Developing Entrepreneurs on Campus

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May 7, 2014, 10:15 a.m.

“When we walk into business meetings, people think we are the interns, but no, we are the founders,” says Princess Carter, founder of Living Angels, a student-run company that is being developed under the new Maricopa Community College student incubator, Fahrenheit Labs. The incubator is housed at GateWay Community College and is jointly operated by the Center for Entrepreneurial Innovation (CEI) and the Maricopa Small Business Development Center (SBDC).

Students at Fahrenheit Labs

Arizmendi and Carter at Fahrenheit Labs

Entrepreneurship Classes

Living Angels is a nonprofit organization that aims to provide transitional housing and basic career training to homeless people. The organization won’t turn away people based on drug use or past. This will help provide the assistance that is needed in order to help homeless people, create a better life for themselves.

While they are both young, Princess and teammate Maria Arizmendi have experienced homelessness first hand.

“In seventh grade my mom lost her house during the housing crisis,” recalls Carter.  “We stayed with family members and then eventually lived in a shelter. I didn’t quite understand what was going on in my life as a child. Now I understand that maybe others went through the same things and they couldn’t make it on their own. That’s why I want to do this to help them.”

For Maria, she experienced homelessness more recently and it too had a profound impact on her as well. 

“I moved out a few months ago and was homeless for a few days and that kind of captured me,” Arizmendi says. “It is pretty sad to be out there with no food and being cold in the winter.  You value the things you have in life.”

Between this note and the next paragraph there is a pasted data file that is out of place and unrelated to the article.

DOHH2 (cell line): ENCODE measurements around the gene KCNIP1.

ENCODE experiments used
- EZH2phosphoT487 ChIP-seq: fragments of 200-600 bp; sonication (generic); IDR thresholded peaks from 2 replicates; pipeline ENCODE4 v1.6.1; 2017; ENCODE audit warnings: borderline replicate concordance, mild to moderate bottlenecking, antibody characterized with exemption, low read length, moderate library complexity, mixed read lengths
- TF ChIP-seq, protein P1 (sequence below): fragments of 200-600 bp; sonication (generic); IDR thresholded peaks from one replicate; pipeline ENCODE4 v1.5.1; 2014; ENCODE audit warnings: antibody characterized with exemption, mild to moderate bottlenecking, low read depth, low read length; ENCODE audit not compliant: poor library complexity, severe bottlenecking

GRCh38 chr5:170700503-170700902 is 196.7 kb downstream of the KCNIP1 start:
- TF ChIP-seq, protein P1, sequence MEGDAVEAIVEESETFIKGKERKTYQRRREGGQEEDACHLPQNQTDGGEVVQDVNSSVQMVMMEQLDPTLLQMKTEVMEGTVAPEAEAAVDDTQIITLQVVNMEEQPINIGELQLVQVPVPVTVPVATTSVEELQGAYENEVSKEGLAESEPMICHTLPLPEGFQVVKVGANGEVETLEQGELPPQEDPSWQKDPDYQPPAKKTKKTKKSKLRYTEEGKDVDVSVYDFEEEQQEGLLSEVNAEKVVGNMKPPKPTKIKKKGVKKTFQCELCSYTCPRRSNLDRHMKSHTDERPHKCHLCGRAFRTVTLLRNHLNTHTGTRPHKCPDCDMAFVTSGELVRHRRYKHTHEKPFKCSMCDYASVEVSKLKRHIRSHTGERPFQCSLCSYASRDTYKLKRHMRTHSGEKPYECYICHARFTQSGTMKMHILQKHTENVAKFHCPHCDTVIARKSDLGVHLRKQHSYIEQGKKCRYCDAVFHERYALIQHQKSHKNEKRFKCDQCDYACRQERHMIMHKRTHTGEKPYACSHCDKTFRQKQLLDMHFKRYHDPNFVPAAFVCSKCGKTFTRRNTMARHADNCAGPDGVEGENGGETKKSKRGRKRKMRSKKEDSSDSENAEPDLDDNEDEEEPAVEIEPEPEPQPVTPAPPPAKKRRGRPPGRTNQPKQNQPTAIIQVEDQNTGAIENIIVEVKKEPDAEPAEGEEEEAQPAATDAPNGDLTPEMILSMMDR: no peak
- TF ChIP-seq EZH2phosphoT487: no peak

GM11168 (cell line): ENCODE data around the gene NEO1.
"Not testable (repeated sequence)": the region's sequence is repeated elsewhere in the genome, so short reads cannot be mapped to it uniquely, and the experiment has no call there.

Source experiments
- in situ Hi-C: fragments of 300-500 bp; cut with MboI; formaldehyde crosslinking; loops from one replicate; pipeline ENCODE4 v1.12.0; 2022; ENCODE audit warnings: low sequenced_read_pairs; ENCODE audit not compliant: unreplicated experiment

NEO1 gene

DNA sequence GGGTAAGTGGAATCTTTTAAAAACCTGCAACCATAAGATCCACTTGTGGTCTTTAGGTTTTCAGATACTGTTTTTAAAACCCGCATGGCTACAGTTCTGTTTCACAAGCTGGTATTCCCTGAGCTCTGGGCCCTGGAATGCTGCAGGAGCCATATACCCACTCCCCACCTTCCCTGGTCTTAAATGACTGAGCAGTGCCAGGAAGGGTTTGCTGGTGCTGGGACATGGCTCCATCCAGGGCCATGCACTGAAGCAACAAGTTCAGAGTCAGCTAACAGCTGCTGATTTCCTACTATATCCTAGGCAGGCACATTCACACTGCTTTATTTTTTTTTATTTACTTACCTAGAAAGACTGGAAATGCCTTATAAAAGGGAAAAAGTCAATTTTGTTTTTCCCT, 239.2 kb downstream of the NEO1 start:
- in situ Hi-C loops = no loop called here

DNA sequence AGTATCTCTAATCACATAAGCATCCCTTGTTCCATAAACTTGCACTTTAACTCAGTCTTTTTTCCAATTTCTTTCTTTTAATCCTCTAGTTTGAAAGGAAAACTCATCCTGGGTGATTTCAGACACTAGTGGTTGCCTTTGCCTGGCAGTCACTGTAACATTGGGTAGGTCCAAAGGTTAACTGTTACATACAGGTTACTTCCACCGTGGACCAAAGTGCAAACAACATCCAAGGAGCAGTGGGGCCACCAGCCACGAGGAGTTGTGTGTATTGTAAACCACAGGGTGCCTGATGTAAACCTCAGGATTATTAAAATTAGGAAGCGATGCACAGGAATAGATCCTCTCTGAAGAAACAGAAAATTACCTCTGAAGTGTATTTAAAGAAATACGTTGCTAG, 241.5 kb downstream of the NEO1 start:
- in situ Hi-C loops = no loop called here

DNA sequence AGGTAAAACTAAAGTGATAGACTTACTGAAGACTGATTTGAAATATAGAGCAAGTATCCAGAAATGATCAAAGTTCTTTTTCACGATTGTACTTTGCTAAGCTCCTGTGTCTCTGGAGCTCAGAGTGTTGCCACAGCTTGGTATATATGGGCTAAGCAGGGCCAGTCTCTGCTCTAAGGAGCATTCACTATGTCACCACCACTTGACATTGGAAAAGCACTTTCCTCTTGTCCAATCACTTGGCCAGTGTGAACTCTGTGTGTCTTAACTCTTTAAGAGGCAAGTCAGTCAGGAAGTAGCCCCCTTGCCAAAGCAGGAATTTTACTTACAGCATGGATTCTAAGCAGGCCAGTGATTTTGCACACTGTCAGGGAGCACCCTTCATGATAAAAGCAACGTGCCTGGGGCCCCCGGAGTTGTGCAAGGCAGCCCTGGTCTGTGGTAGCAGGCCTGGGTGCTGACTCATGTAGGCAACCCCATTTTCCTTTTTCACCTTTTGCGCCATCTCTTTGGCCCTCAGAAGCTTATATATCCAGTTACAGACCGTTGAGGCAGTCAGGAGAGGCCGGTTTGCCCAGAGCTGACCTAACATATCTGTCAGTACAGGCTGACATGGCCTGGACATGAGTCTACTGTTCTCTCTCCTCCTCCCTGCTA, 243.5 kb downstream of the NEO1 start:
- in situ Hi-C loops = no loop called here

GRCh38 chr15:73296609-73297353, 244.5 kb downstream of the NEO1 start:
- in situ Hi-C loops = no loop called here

The two met last year at GateWay through a youth entrepreneurship program run in conjunction with Arizona Call-A-Teen Youth Resources, Inc (ACYR). Shortly after joining the program, they learned of the resources GateWay has on campus for students looking at starting their own businesses and contacted Fahrenheit Labs.

“The whole mission of our student program is to provide the right tools that will help emerging entrepreneurs like Princess and Maria,” said CEI’s marketing specialist Greg Bullock. “Here we have young women who are not just passionate about making a difference in the lives of others but who are truly motivated to translate their passion into a meaningful business opportunity.” 

“It is a great experience,” they both say in unison. “The guidance has been really hands-on. It is so amazing that we have this opportunity to actually be on campus and develop our business plan in a student incubator,” adds Carter.

Thanks to the support they received at GateWay, they were able to begin the creation of a business plan and move toward formally launching Living Angels.

“I just received our articles of incorporation, and now I have to file with the IRS to get our 501C3 status,” says Carter. 

Launching the organization has required their hard work but they have received guidance and mentoring from GateWay business faculty, the Maricopa Small Business Development Center, and Fahrenheit Labs -- all located on GateWay’s campus. They have also worked with Seed Spot, a social entrepreneurship venture in downtown Phoenix. 

“At first it was extremely overwhelming until we’ve had the chance to sit down with them. Now it is more like a business meeting,” says Carter. “They are giving us feedback off of our business plan and from what we present to them. It is a lot easier than just doing it all by ourselves.”

Both of them feel that the resources are helping them create change in the community. 

“We probably would not be as far as we are if it weren’t for GateWay and Fahrenheit Labs,” says Arizmendi. “I feel like this opportunity will take us far. And hopefully we will make Gateway and Fahrenheit proud.” 

The outcomes by which they will measure their success depend on the lives they touch and not just the financial aspect.

“For us the reward is not money, it is seeing smiles in homelessness and knowing that we are causing change,” says Arizmendi. “We want to help them pick up their self-esteem; realize that they can do it.”